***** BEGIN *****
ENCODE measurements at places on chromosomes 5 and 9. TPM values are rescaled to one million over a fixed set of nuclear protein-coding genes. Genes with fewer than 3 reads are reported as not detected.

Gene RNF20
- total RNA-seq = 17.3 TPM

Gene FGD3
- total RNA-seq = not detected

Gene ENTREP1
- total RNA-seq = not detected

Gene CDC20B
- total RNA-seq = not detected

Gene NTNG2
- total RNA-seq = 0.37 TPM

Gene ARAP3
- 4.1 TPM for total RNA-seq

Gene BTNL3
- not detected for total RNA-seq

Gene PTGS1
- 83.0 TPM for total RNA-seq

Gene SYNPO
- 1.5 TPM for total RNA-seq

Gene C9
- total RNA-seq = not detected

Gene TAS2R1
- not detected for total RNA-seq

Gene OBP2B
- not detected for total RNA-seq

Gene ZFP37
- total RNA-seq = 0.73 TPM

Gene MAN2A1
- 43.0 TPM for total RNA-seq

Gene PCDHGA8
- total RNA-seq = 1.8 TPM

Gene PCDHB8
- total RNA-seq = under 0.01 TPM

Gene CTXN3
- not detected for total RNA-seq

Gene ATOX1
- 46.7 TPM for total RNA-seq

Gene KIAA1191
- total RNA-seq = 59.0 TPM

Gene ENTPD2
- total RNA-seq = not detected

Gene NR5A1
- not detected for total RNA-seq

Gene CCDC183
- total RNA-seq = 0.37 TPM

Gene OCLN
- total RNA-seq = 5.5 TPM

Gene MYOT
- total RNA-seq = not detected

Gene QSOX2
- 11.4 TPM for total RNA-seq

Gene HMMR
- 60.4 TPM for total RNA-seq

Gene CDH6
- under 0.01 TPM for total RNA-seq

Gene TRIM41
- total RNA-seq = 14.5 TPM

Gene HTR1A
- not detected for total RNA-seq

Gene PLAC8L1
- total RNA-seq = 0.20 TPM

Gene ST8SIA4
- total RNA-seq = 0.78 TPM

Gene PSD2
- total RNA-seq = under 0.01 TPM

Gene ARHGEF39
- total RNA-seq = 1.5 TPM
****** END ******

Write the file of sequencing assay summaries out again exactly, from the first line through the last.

ENCODE measurements at places on chromosomes 5 and 9. TPM values are rescaled to one million over a fixed set of nuclear protein-coding genes. Genes with fewer than 3 reads are reported as not detected.

Gene RNF20
- total RNA-seq = 17.3 TPM

Gene FGD3
- total RNA-seq = not detected

Gene ENTREP1
- total RNA-seq = not detected

Gene CDC20B
- total RNA-seq = not detected

Gene NTNG2
- total RNA-seq = 0.37 TPM

Gene ARAP3
- 4.1 TPM for total RNA-seq

Gene BTNL3
- not detected for total RNA-seq

Gene PTGS1
- 83.0 TPM for total RNA-seq

Gene SYNPO
- 1.5 TPM for total RNA-seq

Gene C9
- total RNA-seq = not detected

Gene TAS2R1
- not detected for total RNA-seq

Gene OBP2B
- not detected for total RNA-seq

Gene ZFP37
- total RNA-seq = 0.73 TPM

Gene MAN2A1
- 43.0 TPM for total RNA-seq

Gene PCDHGA8
- total RNA-seq = 1.8 TPM

Gene PCDHB8
- total RNA-seq = under 0.01 TPM

Gene CTXN3
- not detected for total RNA-seq

Gene ATOX1
- 46.7 TPM for total RNA-seq

Gene KIAA1191
- total RNA-seq = 59.0 TPM

Gene ENTPD2
- total RNA-seq = not detected

Gene NR5A1
- not detected for total RNA-seq

Gene CCDC183
- total RNA-seq = 0.37 TPM

Gene OCLN
- total RNA-seq = 5.5 TPM

Gene MYOT
- total RNA-seq = not detected

Gene QSOX2
- 11.4 TPM for total RNA-seq

Gene HMMR
- 60.4 TPM for total RNA-seq

Gene CDH6
- under 0.01 TPM for total RNA-seq

Gene TRIM41
- total RNA-seq = 14.5 TPM

Gene HTR1A
- not detected for total RNA-seq

Gene PLAC8L1
- total RNA-seq = 0.20 TPM

Gene ST8SIA4
- total RNA-seq = 0.78 TPM

Gene PSD2
- total RNA-seq = under 0.01 TPM

Gene ARHGEF39
- total RNA-seq = 1.5 TPM